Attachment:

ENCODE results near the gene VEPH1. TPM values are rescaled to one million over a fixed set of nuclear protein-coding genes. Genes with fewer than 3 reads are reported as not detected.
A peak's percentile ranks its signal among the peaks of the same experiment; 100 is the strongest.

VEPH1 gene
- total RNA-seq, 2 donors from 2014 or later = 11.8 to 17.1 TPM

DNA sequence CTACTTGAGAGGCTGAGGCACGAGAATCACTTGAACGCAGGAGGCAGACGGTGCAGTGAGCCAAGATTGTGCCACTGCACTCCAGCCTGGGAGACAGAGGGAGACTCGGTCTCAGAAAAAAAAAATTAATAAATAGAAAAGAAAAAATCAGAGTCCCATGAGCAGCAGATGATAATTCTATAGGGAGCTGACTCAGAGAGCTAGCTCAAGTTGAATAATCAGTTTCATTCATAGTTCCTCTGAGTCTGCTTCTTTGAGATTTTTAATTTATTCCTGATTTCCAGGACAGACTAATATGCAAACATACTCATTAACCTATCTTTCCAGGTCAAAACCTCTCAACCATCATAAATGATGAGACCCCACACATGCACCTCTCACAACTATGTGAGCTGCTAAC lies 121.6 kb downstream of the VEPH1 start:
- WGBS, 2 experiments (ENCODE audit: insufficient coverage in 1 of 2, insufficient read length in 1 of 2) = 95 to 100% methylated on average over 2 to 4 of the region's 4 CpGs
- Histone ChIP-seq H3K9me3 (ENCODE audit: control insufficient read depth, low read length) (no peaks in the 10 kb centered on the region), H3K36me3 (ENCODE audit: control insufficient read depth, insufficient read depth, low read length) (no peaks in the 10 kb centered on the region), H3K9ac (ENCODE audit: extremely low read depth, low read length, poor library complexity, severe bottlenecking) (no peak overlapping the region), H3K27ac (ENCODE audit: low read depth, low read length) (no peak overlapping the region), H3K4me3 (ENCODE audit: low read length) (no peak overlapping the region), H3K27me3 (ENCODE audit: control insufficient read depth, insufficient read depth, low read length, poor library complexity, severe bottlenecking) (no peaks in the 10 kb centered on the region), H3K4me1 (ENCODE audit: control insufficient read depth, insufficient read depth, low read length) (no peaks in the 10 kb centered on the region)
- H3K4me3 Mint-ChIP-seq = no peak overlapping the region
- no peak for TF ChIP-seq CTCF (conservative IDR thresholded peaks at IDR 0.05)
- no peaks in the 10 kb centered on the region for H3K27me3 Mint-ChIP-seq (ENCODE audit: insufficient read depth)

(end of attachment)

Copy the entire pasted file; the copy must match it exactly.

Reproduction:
ENCODE results near the gene VEPH1. TPM values are rescaled to one million over a fixed set of nuclear protein-coding genes. Genes with fewer than 3 reads are reported as not detected.
A peak's percentile ranks its signal among the peaks of the same experiment; 100 is the strongest.

VEPH1 gene
- total RNA-seq, 2 donors from 2014 or later = 11.8 to 17.1 TPM

DNA sequence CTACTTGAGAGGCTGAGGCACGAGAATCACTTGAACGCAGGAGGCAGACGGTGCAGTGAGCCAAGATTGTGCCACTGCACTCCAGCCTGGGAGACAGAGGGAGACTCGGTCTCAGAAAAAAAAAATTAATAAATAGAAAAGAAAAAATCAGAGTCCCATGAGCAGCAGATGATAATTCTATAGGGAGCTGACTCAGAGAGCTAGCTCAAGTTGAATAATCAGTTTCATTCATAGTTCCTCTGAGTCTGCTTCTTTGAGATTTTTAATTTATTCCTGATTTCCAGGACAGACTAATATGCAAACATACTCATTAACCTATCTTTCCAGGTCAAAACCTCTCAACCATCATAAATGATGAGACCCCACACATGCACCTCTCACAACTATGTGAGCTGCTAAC lies 121.6 kb downstream of the VEPH1 start:
- WGBS, 2 experiments (ENCODE audit: insufficient coverage in 1 of 2, insufficient read length in 1 of 2) = 95 to 100% methylated on average over 2 to 4 of the region's 4 CpGs
- Histone ChIP-seq H3K9me3 (ENCODE audit: control insufficient read depth, low read length) (no peaks in the 10 kb centered on the region), H3K36me3 (ENCODE audit: control insufficient read depth, insufficient read depth, low read length) (no peaks in the 10 kb centered on the region), H3K9ac (ENCODE audit: extremely low read depth, low read length, poor library complexity, severe bottlenecking) (no peak overlapping the region), H3K27ac (ENCODE audit: low read depth, low read length) (no peak overlapping the region), H3K4me3 (ENCODE audit: low read length) (no peak overlapping the region), H3K27me3 (ENCODE audit: control insufficient read depth, insufficient read depth, low read length, poor library complexity, severe bottlenecking) (no peaks in the 10 kb centered on the region), H3K4me1 (ENCODE audit: control insufficient read depth, insufficient read depth, low read length) (no peaks in the 10 kb centered on the region)
- H3K4me3 Mint-ChIP-seq = no peak overlapping the region
- no peak for TF ChIP-seq CTCF (conservative IDR thresholded peaks at IDR 0.05)
- no peaks in the 10 kb centered on the region for H3K27me3 Mint-ChIP-seq (ENCODE audit: insufficient read depth)